The gunman who shot dead two former colleagues during a live TV broadcast had a troubled history with the local news network – and may have been planning the attack for weeks.
Vester Flanagan, 41, killed 24-year-old reporter Alison Parker and cameraman Adam Ward, 27, on Wednesday in Virginia during a live segment for local news channel WDBJ.
Following the attack, he posted films of the shooting online and faxed a 23-page "manifesto" to ABC News in which he expressed admiration for other mass shooters - such as the Virginia Tech killer, Seung-Hui Cho.
In the weeks ahead of the shooting, the news channel claims they were repeatedly contacted by an individual called Byrce Williams – Flanagan’s broadcasting name – attempting to pitch an unknown story and requesting a fax number.
The channel said it received a faxed manifesto in Byrce Williams' name at 8.26am on Wednesday. The document – received two hours after the shooting – claimed the attack on a Charleston church in South Carolina was the “tipping point” for his attack.
In the rambling manifesto, in which Flanagan claims he faced discrimination as “a black gay man”, he continued: “I’ve been a human powder keg for a while… just waiting to go BOOM!!!!”
ABC also claimed that Flanagan legally bought a gun, which sources identified as a Glock 19, from a local shop.
The gun is reportedly similar to the firearm used by Seung-Hui Cho, referred to as "my boy" in the manifesto. State police have also confirmed in early August Flanagan rented a Chevrolet Sonic.
Now court documents, obtained by The Huffington Post, allegedly indicate Flanagan – who had been ordered to seek mental health counselling by the station – had been filmed by Mr Ward as he was escorted from WDBJ headquarters following his dismissal in 2013.
Flanagan allegedly told the cameraman to “lose your big gut” and swore at the camera.
The internal memos indicating the confrontation surfaced as part of a $25,000 lawsuit Flanagan brought against the news station in 2014, claiming wrongful dismissal.
When presented with a dismissal letter in February 2013, Flanagan allegedly told WDBJ employees: “You better call police because I'm going to make a big stink."
Staff called police and Flanagan was allegedly escorted from the building by officers. It was then that Mr Ward reportedly caught Flanagan leaving on camera.
Flanagan, hired in 2012 as an office assistant and news reporter, accused the station of racial and sexual discrimination, a charge disputed by WDBJ executives who told the court they investigated his claims and found them “meritless”.
The court documents also reveal Flanagan had requested the personnel files of Ms Parker and Mr Ward.
The lawsuit, filed in Roanoke City General District Court, was later dismissed for lack of evidence. It is unclear whether a settlement was reached – although Flanagan claimed in his faxed manifesto the station had paid out.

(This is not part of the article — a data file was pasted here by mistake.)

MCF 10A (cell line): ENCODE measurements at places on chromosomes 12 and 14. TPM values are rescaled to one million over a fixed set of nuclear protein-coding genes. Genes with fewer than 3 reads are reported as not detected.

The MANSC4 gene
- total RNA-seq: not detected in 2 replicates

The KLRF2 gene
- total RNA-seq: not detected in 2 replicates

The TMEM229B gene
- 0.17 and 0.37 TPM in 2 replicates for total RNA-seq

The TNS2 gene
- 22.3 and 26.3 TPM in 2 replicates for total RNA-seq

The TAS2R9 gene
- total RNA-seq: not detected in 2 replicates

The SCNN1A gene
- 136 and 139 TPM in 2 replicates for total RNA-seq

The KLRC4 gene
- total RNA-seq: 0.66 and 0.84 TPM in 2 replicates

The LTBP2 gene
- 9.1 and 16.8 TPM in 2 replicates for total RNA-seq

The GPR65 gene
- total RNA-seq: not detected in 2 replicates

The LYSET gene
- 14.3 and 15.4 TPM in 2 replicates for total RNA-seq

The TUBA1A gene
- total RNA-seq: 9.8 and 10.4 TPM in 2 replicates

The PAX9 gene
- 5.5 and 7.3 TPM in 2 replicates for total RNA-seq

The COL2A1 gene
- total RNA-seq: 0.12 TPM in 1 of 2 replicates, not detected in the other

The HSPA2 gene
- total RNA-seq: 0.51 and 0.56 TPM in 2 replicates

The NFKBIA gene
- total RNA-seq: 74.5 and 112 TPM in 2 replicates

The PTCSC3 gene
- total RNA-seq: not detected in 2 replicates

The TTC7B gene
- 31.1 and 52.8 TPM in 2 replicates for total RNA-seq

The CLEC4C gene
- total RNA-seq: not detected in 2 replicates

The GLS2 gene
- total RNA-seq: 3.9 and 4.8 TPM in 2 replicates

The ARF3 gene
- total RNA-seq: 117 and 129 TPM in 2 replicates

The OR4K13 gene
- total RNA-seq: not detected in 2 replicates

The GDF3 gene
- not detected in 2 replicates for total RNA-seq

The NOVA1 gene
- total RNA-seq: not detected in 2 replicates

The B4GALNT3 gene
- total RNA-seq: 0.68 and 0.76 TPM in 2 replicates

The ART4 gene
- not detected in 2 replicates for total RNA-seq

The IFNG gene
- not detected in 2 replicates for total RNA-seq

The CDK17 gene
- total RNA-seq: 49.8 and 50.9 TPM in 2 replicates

As the latest information about the shooter emerges, his family apologised to the victims, telling reporters his actions were “a shock to everyone”.
In pictures: Virginia shootings
In pictures: Virginia shootings
1/13 Virginia shootings
Flowers are seen at a memorial outside of the offices for WDBJ7 in Roanoke, Virginia
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The getaway car of suspected gunman Vester L. Flanagan sits on a flatbed tow truck before being towed away on highway I-66 in Fauquier County, Virginia
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Sgt. Rick Garletts with the Virginia State Police speaks about using license plate recognition equipment to help identify suspect Vester Flanagan
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Franklin County, Virginia sheriff, Bill Overton speaks to the press on in Moneta, Virginia
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Authorities block Virginia State Route 122 at Bridgewater Plaza, in Moneta, Virginia
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The crime scene at Bridgewater Plaza in Moneta, Virginia
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The entrance at Bridgewater Plaza on Smith Mountain Lake in Moneta, Virginia
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Police work the crime scene at Bridgewater Plaza in Moneta, Virginia
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WDBJ7 News Anchor Kimberly McBroom reacts to shooting
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Vester Lee Flanagan, known professionally as Bryce Williams
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Journalists Alison Parker and Adam Ward, who were killed after a gunman opened fire during a live broadcast in Virginia
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Vester Flanagan's actions were broadcast live to television viewers
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Reporter Alison Parker interviewing Vicki Gardner moments before the attack
“It is with heavy hearts and deep sadness we express our deepest condolences to the families of Alison Parker and Adam Ward,” Amber Bower, who went to secondary school with Flanagan, said in a statement from his family.
Following the shooting, Flanagan was pursued by police and shot himself. He later died in hospital from his wounds. A woman, Vicki Gardener, was also injured in the on-air confrontation but is believed to be in a stable condition.